Restraint on mergers
THE upholding of a huge multibillion-dollar civil damage award against Texaco Inc. by a Texas judge is sending shock waves through Wall Street -- and a signal to other corporations that there could now be a considerable amount of risk involved in entering into questionable takeover bids. Presumably the Texas case involving Pennzoil Company's suit against Texaco for breaking up a merger between Pennzoil and Getty Oil Company still has a long way to go through the appeals process. Texaco ultimately bought Getty for $10.1 billion -- the second-largest merger in United States history. Now, the massive civil damage award against Texaco by a trial jury has threatened the financial solvency of Texaco. If the award stands against Texaco -- the nation's third-largest oil producer and fifth-large st corporation -- it would become the largest civil damage award in the nation's history.
At this juncture -- with the case still in litigation -- two major issues stand out:
Of immediate interest is whether Texaco can manage to get the case out of the Texas courts and into the federal courts, or, alternatively, convince a Texas appellate panel that New York State law applies in this case. Texaco is based in New York. Pennzoil is based in Texas. The two sides could also reach a mutual settlement, or Texaco could file for bankruptcy protection. Texaco argues that there was never a valid legal contract between Getty and Pennzoil.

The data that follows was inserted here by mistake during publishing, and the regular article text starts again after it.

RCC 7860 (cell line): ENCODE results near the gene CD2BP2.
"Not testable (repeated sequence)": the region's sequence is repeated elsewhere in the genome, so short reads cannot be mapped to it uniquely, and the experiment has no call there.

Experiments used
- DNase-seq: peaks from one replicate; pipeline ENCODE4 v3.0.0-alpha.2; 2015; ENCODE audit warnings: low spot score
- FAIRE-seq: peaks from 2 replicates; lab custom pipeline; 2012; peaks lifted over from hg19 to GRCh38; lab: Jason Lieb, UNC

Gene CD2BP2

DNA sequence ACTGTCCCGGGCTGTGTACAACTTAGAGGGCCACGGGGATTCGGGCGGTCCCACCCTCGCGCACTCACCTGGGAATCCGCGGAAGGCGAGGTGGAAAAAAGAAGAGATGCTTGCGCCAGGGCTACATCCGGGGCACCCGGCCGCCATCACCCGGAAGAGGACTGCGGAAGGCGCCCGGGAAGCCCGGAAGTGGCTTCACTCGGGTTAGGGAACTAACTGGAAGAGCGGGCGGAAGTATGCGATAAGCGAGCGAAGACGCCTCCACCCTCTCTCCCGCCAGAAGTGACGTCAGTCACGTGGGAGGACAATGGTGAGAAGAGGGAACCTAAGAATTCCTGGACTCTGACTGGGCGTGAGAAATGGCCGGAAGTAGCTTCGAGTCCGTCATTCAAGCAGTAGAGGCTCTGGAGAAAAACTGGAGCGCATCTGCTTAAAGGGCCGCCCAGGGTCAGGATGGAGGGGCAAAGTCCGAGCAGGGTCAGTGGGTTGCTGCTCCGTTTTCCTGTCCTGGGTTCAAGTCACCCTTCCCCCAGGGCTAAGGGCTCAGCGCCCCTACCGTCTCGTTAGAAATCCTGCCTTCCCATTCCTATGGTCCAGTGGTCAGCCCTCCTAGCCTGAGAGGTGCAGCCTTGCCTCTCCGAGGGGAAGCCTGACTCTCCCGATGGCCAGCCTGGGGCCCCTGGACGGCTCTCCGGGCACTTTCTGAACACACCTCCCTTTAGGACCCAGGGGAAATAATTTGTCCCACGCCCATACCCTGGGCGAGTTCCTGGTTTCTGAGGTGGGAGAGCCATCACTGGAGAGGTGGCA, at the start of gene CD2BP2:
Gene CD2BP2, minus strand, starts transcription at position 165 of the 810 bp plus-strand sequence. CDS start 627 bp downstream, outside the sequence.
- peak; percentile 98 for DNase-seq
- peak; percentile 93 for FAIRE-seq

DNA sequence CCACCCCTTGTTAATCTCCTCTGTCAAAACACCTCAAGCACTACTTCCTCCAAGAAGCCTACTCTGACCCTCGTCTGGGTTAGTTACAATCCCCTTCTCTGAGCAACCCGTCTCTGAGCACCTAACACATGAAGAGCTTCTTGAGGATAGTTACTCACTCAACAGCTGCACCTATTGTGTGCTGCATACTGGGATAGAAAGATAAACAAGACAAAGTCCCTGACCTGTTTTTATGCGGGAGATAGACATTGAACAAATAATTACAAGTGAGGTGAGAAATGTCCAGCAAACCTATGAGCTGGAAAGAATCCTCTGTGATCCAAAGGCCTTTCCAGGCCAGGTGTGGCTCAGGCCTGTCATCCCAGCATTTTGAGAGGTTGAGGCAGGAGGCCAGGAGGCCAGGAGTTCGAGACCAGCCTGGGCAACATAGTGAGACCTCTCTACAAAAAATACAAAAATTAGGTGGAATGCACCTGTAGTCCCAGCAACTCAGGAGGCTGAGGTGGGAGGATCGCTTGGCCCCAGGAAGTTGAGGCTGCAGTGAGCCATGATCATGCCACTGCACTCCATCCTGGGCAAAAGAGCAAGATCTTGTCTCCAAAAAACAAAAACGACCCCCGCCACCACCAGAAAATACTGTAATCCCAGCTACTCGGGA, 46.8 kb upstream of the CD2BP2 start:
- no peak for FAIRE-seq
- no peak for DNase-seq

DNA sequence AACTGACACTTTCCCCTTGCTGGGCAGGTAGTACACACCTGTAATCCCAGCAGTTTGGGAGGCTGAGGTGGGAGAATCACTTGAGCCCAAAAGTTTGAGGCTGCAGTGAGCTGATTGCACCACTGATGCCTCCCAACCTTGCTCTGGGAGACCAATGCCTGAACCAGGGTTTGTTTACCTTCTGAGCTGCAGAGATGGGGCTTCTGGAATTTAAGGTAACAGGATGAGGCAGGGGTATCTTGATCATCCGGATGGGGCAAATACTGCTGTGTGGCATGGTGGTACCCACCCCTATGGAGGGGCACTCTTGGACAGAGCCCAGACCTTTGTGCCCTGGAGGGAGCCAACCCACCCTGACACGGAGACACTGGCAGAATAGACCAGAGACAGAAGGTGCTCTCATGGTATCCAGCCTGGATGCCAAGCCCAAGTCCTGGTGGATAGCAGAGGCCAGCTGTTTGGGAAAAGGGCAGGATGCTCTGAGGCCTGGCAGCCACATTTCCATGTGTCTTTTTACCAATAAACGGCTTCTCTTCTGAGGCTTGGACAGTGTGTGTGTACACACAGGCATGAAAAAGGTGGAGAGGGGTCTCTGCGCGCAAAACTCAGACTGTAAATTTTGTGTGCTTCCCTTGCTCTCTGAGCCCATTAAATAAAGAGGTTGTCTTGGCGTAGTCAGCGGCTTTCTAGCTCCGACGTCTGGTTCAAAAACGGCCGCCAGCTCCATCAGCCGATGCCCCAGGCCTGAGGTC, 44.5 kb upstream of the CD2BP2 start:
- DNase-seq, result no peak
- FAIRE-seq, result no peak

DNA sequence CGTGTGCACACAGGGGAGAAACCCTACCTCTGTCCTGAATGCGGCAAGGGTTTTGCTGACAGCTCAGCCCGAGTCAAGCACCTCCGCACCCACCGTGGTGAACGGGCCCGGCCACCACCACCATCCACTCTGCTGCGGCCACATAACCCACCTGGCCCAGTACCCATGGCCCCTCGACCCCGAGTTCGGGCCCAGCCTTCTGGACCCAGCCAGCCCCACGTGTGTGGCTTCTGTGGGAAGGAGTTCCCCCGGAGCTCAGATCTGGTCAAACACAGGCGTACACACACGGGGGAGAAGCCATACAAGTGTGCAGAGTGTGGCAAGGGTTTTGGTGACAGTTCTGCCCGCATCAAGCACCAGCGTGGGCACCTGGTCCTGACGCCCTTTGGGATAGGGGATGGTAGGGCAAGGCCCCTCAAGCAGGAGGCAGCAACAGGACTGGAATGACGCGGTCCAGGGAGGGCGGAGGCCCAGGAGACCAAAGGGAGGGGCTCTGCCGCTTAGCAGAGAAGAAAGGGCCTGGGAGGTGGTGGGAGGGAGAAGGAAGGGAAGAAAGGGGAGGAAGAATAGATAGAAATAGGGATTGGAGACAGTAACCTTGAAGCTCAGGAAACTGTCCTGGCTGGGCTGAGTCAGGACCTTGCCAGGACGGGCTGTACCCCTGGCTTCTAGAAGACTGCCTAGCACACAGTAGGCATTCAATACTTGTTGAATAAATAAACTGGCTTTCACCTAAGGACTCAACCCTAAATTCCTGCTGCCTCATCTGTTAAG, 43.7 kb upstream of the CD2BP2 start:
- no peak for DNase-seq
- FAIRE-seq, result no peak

Of larger national concern, will the award against Texaco (now $11.1 billion) be a deterrent to other companies on the takeover or merger front?
Some legal experts believe that will be the immediate result, and, in fact, will come at a timely moment, following the spurt of takeovers in the past few years. Many of those takeovers have been based on particularly dubious methods. Congress, for its part, has been loath to enact legislation barring or limiting the merger wave, despite outlays of billions of dollars that have been involved, and the fact that many companies, CBS Inc., for example, have come out of attempted hostile mergers visibly wea kened.
Why does Congress not join the fray to prevent questionable mergers, particularly where companies issue junk bonds to finance takeovers? In part, it is felt, because investors throughout America have profited from takeover efforts. And, of course, there are some legitimate economic arguments in favor of mergers -- however hostile. Ill-managed companies tend to obtain new leadership.
Still, we are not fully persuaded that the multibillion takeover mania of the past several years has been all that productive for the American economy. One result: Corporate America has increasingly become debt-burdened, thus reducing the financial leverage of a company to enter into new programs.
For that reason, the new limits on debt financing of takeovers recently approved by the Federal Reserve Board (and hopefully to take effect early next year, pending a formal review process now under way) make good sense. The Fed would apply its 50 percent stock market margin requirements to the use of debt in such takeovers. The buyer would have to ante up at least half the purchase price.
Constitutional experts believe, however, that the Fed's curb may have only limited application.
Clearly, Congress needs to become involved in the merger mania, where company after company is being gobbled up in an acquisition wave not seen in the United States since the 1920s.